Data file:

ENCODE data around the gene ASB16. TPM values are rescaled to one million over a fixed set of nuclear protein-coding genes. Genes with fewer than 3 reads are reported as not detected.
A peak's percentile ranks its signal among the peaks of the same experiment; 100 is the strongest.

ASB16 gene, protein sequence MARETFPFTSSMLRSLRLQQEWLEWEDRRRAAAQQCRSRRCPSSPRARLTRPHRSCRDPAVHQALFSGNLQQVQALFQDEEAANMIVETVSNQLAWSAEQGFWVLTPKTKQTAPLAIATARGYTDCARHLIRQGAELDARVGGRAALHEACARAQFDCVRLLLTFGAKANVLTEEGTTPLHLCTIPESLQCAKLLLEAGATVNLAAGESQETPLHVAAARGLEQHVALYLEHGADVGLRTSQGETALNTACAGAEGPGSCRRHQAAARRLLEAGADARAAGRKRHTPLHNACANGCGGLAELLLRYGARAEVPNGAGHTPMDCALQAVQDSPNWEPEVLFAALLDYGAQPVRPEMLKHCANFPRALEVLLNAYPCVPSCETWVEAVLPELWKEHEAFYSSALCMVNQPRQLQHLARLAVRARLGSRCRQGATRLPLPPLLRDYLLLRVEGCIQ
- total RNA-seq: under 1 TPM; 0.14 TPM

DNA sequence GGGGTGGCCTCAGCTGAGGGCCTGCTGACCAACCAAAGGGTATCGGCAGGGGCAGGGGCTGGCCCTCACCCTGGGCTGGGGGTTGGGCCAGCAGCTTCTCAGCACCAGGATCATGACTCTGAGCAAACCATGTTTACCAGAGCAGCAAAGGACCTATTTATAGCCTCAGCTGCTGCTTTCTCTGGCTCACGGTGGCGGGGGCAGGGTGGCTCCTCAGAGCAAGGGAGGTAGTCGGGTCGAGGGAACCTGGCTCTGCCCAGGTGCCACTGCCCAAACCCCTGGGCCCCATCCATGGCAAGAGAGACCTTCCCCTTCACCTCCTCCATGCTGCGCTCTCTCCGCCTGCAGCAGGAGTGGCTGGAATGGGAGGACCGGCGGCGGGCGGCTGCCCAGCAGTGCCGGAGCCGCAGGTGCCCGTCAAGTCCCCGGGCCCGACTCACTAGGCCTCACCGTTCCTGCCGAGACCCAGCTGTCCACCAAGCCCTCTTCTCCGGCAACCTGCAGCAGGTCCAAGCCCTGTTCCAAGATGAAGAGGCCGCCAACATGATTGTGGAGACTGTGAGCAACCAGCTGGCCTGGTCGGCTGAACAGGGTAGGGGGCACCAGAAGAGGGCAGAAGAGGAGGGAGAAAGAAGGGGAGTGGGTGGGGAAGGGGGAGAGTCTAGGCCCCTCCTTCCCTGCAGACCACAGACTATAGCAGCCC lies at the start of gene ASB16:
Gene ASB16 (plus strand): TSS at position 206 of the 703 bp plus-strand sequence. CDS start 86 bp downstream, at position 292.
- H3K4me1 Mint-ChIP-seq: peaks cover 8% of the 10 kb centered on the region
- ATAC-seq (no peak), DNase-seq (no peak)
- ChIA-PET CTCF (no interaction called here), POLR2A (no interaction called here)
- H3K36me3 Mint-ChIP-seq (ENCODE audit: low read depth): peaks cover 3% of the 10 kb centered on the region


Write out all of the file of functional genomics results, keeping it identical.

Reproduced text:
ENCODE data around the gene ASB16. TPM values are rescaled to one million over a fixed set of nuclear protein-coding genes. Genes with fewer than 3 reads are reported as not detected.
A peak's percentile ranks its signal among the peaks of the same experiment; 100 is the strongest.

ASB16 gene, protein sequence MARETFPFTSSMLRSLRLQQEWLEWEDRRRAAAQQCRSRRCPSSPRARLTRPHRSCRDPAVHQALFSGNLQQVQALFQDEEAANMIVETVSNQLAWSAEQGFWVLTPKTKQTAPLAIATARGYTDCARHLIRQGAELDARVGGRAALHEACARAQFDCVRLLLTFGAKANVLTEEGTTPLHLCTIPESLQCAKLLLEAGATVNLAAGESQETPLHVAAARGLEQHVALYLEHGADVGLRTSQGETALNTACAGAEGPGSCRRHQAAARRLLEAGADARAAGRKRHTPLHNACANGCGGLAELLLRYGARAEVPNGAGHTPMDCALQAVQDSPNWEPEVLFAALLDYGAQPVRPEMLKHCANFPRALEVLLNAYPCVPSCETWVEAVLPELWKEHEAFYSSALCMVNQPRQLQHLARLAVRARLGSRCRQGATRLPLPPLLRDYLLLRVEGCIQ
- total RNA-seq: under 1 TPM; 0.14 TPM

DNA sequence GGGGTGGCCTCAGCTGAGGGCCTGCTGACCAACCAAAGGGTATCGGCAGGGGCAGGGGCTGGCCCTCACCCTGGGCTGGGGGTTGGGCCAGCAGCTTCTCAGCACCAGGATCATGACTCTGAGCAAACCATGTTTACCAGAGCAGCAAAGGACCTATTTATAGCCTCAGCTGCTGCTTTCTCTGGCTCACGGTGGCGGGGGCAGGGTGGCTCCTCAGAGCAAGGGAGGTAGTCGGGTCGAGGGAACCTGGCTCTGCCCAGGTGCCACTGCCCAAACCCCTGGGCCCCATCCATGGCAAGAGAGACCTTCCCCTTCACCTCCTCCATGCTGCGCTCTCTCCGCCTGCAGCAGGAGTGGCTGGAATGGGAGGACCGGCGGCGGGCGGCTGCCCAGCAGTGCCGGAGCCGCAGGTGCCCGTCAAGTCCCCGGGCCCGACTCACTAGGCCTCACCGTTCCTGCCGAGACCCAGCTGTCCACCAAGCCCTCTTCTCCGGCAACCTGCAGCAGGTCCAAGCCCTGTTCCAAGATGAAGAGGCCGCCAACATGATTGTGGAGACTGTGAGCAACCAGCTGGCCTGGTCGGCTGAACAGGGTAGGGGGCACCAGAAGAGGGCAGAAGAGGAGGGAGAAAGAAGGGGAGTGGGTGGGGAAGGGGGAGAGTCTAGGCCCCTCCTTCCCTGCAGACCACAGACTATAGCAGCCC lies at the start of gene ASB16:
Gene ASB16 (plus strand): TSS at position 206 of the 703 bp plus-strand sequence. CDS start 86 bp downstream, at position 292.
- H3K4me1 Mint-ChIP-seq: peaks cover 8% of the 10 kb centered on the region
- ATAC-seq (no peak), DNase-seq (no peak)
- ChIA-PET CTCF (no interaction called here), POLR2A (no interaction called here)
- H3K36me3 Mint-ChIP-seq (ENCODE audit: low read depth): peaks cover 3% of the 10 kb centered on the region